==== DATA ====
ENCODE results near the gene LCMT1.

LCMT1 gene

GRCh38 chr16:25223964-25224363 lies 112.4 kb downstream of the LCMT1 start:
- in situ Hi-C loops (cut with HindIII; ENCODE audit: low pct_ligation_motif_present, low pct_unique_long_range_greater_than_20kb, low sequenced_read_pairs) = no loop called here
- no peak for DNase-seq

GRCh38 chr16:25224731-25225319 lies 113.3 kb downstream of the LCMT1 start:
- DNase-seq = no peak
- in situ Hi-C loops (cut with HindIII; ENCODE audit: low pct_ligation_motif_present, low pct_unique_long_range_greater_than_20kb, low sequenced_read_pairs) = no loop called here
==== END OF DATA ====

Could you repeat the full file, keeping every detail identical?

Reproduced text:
ENCODE results near the gene LCMT1.

LCMT1 gene

GRCh38 chr16:25223964-25224363 lies 112.4 kb downstream of the LCMT1 start:
- in situ Hi-C loops (cut with HindIII; ENCODE audit: low pct_ligation_motif_present, low pct_unique_long_range_greater_than_20kb, low sequenced_read_pairs) = no loop called here
- no peak for DNase-seq

GRCh38 chr16:25224731-25225319 lies 113.3 kb downstream of the LCMT1 start:
- DNase-seq = no peak
- in situ Hi-C loops (cut with HindIII; ENCODE audit: low pct_ligation_motif_present, low pct_unique_long_range_greater_than_20kb, low sequenced_read_pairs) = no loop called here